Detection of Foreign Elements in an Organic Compound

The presence of foreign elements in organic compounds can be detected by Lassaigne’s test. This test is also known as sodium extract test or sodium fusion test. It is the most reliable method for the detection of foreign compounds in organic compounds.

Preparation:

In Lassagines’ test, the given sample of organic compounds is heated with sodium metal in an ignition tube. Thus, heated ignition tube is plunged in an porcelain basin containing distilled water. The content in the basin is crushed, boiled and then filtered. The filtrate is called Lassaigne’s solution which is used for further test for the identification of element.

The Lassigne’s solution may contain the following compounds:

If nitrogen is present:

$$\ce{Na + C + N-> NaCN <=>Na^++ + CN^-}$$

If sulphur is present,

$$\ce{Na + S->Na2S->2Na^+ + S^– }$$

If both nitrogen and sulphur are present,

$$\ce{Na + CN + S->NaCNS<=>Na^+ + CNS^- }$$

If halogen is present,

$$\ce{Na + X->NaX <=>Na^+ + X^-}$$

Detection of nitrogen:

At first the sodium extract is made alkaline by adding NaOH. Then to the alkaline solution of sodium extract, freshly prepared FeSO4 solution is added. After then there is a formation of dirty green ppt. which is boiled from some time and then dissolved by adding dilute HCl. Finally, ferric chloride is added to the solution and the prussian blue color is formed which confirms the presence of nitrogen. The reactions involved are as follows:

Preparation of sodium extract:

$$\ce{Na + C + N-> $\underset{\text{Sodium cyanide (Sodium extract)}}{\ce{NaCN}}$}$$

Addition of ferrous sulphate and dilute hydrochloric acid:

$$\ce{FeSO4 + 2NaOH->Fe(OH)2 + Na2SO4}$$

$$\ce{Fe(OH)2 + 2NaCN->Fe(CN)2 + 2NaOH}$$

$$\ce{Fe(CN)2 + 4NaCN->$\underset{\text{Sodium ferrocyanide}}{\ce{Na4Fe(CN)6}}$}$$

$$\ce{2Cu + $\underset{\text{Steam}}{\ce{H2O}}$ ->$\underset{\text{Copper Oxide}}{\ce{CuO}}$ + H2}$$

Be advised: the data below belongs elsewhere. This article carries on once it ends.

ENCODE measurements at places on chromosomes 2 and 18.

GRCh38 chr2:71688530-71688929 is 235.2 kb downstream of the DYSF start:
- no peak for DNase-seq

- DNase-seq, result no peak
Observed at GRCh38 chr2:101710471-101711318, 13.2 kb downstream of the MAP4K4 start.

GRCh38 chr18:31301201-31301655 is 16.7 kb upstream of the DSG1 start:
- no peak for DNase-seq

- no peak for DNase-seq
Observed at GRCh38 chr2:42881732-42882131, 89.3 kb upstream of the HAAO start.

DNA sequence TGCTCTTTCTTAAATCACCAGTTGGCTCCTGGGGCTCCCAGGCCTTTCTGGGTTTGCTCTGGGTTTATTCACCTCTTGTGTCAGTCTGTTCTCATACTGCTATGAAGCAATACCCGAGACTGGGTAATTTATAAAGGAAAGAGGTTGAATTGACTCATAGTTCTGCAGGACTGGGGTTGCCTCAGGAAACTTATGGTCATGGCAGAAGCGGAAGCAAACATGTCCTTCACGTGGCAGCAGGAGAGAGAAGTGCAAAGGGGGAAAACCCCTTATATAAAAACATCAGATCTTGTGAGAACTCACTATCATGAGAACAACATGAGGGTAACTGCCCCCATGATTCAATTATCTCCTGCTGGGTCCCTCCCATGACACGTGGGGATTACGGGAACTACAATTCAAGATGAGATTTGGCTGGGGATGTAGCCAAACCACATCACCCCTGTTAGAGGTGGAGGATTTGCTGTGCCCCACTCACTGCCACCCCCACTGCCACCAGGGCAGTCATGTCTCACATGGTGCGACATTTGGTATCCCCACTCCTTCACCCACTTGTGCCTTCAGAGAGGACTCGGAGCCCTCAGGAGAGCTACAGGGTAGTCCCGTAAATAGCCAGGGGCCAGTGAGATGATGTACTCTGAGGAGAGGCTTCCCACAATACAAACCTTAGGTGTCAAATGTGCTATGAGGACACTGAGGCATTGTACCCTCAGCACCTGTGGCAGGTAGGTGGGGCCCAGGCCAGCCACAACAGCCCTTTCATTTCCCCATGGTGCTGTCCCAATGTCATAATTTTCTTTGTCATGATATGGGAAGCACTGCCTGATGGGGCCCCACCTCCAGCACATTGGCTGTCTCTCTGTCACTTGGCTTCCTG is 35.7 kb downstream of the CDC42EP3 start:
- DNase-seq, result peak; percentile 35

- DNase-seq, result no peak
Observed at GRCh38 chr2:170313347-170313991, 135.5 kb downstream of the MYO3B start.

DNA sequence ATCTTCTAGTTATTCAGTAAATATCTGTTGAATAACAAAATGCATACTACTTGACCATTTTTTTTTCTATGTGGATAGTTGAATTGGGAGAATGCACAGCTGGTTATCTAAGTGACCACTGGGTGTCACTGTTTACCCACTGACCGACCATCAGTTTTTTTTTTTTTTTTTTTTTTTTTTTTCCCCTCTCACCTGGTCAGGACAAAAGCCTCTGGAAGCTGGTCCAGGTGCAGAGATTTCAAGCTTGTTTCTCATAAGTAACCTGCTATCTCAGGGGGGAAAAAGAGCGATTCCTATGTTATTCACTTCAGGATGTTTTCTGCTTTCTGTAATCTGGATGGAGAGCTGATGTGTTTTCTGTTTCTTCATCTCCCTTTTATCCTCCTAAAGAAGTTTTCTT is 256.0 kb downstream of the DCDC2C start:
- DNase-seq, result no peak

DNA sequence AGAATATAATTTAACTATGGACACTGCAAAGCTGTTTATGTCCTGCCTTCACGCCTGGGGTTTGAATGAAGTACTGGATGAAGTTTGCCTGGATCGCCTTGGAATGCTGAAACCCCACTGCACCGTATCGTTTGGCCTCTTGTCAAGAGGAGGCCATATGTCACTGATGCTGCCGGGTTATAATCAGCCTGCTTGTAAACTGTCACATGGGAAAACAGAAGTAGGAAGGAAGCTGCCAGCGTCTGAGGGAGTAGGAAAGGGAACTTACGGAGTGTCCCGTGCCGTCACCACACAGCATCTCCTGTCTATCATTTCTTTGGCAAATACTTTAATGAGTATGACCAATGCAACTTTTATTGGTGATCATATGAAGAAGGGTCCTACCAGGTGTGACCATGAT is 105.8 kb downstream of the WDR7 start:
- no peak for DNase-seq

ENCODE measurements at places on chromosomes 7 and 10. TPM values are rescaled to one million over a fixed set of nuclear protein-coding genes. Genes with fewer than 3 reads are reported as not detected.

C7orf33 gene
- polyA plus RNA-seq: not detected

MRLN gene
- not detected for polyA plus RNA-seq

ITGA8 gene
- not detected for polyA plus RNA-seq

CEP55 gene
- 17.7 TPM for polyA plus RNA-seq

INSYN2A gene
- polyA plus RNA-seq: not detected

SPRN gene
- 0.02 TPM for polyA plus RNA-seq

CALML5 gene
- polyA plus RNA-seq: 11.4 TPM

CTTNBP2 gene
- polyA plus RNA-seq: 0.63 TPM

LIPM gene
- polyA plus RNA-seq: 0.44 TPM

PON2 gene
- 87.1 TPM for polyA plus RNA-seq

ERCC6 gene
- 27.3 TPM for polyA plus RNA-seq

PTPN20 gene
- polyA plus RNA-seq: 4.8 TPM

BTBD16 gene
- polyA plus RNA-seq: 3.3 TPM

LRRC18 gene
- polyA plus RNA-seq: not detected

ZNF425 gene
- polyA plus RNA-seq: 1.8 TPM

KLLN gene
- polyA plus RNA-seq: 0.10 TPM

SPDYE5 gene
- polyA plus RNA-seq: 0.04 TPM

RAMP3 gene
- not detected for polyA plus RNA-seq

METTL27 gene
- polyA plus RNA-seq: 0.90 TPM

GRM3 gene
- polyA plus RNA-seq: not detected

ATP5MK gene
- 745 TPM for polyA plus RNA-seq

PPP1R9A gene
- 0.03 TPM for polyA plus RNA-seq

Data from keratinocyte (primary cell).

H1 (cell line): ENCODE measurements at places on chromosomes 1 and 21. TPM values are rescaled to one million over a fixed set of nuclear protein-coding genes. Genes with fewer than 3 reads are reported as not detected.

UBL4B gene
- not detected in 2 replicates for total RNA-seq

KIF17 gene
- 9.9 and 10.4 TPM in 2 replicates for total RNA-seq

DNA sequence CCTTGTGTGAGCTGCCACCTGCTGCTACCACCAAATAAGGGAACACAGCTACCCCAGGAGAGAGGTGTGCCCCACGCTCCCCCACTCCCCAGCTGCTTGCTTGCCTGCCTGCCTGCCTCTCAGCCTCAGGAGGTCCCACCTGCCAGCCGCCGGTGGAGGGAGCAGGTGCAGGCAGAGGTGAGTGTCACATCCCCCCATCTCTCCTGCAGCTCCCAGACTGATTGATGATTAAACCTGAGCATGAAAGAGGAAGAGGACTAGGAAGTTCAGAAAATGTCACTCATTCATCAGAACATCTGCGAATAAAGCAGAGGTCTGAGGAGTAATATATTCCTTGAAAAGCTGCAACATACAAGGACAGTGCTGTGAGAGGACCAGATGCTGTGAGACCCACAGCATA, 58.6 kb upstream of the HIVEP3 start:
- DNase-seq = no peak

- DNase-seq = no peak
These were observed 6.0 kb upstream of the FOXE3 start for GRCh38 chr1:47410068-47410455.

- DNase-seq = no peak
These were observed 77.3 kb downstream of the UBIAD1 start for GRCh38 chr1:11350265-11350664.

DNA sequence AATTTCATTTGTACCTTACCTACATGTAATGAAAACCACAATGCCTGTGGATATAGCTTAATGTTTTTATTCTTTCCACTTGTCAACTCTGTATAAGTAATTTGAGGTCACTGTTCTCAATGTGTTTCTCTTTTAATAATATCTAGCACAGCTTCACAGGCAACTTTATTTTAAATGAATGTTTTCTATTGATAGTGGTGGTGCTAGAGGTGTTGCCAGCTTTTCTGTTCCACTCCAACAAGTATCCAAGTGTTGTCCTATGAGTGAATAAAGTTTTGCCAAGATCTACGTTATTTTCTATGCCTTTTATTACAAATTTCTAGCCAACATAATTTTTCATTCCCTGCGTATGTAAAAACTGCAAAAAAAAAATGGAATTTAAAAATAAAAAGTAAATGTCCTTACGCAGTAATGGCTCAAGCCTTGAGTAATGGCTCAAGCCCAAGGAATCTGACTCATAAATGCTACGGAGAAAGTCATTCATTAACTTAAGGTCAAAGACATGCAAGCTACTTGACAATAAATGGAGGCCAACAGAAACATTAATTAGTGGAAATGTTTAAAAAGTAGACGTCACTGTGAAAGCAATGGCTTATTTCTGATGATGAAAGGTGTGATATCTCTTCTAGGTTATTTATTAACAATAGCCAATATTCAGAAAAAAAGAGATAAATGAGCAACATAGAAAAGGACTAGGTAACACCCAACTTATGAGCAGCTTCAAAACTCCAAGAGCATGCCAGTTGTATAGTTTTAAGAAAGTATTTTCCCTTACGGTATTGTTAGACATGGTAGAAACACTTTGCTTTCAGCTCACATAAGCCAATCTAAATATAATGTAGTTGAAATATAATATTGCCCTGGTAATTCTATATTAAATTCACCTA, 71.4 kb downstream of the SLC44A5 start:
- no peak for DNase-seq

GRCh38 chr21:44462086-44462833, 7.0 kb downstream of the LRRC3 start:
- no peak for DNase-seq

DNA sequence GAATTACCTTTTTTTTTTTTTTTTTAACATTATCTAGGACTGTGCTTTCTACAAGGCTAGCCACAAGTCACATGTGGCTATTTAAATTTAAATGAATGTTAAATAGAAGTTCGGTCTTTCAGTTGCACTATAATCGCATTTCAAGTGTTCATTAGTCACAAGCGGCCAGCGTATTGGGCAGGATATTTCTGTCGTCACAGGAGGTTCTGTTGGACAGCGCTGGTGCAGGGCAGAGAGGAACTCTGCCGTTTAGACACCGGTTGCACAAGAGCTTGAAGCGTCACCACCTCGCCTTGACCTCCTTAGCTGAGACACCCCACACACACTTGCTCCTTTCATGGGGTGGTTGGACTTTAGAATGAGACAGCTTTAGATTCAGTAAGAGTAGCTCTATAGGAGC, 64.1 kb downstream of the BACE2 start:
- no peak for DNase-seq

Confirmation for presence of nitrogen:

$$\ce{3Na4Fe(CN)6 + 4FeCl3->$\underset{\text{Ferric ferrocyanide (Prussian blue)}}{\ce{ Fe4[Fe(CN)6]3}}$ + 12NaCl}$$

Detection of both nitrogen and sulphur:

 If nitrogen and sulphur both are present, blood red coloration is formed.

$$\ce{Na + C + N +S->NaCNS}$$

$$\ce{NaCNS + FeCl3->$\underset{\text{Blood red}}{\ce{Fe(CNS)3}}$ + NaCl}$$

Detection of Sulphur

Sulphur is detected in either by lead acetate test or sodium nitroprusside test:

  • Lead acetate test: The Lassaigne’s test is first acidified with acetic acid and then lead acetate solution is added. Formation of black precipitate confirms the presence of sulphur.

$$\ce{Na + S->Na2S}$$

$$\ce{Na2S +(CH3COO)2Pb->$\underset{\text{Black}}{\ce{PbS ^ }}$ + CH3COONa}$$

  • Sodium Nitroprusside test: To a small portion of sodium extract, sodium nitroprusside solution is added. Formation of violet coloration shows the presence of sodium sulphur in organic compound.

$$\ce{Na2S + $\underset{\text{sodium nitroprusside}}{\ce{Fe(CN)5NO}}$ ->$\underset{\text{Sodium sulphonitroprusside}}{\ce{Na4[Fe(CN)5NOS]}}$}$$

Detection of halogens:

Few drops of concentrated HNO3 is added to the sodium extract. The solution is then boiled to remove any gas is produced. A few drops of AgNO3 solution is added to the Lassaigne’s test.

Formation of curdy white ppt soluble in ammonia solution confirms the presence of chlorine.

$$\ce{Na + Cl->NaCl}$$

$$\ce{NaCl + AgNO3-> $\underset{\text{Curdy white}}{\ce{AgCl v }}$}$$

Formation of pale yellow ppt. partially soluble in ammonia solution confirms the presence of bromine.

$$\ce{Na + Br->NaBr}$$

$$\ce{NaBr + AgNO3->$\underset{\text{Pale yellow}}{\ce{AgBr v }}$ + NaNO3}$$

Formation of pale yellow precipitate shows the presence of iodine.

$$\ce{I + Na->NaI}$$

$$\ce{NaI + AgNO3->$\underset{\text{Silver iodide}}{\ce{AgI v }}$ + NaNO3}$$

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